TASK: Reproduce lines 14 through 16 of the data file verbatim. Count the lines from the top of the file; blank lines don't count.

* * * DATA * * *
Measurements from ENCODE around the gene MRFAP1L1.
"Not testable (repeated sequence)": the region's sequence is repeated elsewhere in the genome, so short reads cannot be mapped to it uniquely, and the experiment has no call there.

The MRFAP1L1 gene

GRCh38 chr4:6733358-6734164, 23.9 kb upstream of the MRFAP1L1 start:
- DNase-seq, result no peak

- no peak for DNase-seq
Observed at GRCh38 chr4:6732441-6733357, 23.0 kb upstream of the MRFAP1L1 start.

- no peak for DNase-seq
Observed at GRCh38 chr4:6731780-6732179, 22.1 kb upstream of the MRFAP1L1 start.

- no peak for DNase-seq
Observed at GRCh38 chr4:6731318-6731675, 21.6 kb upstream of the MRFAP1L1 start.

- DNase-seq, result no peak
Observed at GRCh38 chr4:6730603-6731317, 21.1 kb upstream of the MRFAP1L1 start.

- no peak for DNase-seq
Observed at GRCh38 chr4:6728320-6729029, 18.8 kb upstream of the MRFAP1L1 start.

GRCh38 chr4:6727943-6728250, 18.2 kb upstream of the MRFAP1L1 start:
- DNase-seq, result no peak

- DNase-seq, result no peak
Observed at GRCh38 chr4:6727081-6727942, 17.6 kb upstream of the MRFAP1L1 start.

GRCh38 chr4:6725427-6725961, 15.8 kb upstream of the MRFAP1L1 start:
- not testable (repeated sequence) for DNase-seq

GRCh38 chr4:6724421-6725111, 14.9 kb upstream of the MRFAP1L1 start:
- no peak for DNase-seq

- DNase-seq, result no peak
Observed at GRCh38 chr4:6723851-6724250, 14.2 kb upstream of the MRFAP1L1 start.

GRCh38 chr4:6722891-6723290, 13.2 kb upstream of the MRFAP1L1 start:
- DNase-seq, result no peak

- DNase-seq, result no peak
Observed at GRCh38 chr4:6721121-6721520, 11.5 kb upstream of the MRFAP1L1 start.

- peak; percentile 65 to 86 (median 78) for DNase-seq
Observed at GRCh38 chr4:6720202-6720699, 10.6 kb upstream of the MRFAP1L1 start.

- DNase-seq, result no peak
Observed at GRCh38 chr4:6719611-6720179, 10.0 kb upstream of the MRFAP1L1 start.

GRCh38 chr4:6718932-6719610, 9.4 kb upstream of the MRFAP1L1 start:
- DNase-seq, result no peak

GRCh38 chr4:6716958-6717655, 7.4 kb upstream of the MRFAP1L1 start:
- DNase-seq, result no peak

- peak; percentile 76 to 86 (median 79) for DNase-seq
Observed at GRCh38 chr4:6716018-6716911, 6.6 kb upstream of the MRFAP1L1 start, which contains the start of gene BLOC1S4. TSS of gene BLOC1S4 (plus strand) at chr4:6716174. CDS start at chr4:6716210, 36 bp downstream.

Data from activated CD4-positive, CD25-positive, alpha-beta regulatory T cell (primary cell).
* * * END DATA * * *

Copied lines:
- no peak for DNase-seq
Observed at GRCh38 chr4:6728320-6729029, 18.8 kb upstream of the MRFAP1L1 start.

GRCh38 chr4:6727943-6728250, 18.2 kb upstream of the MRFAP1L1 start: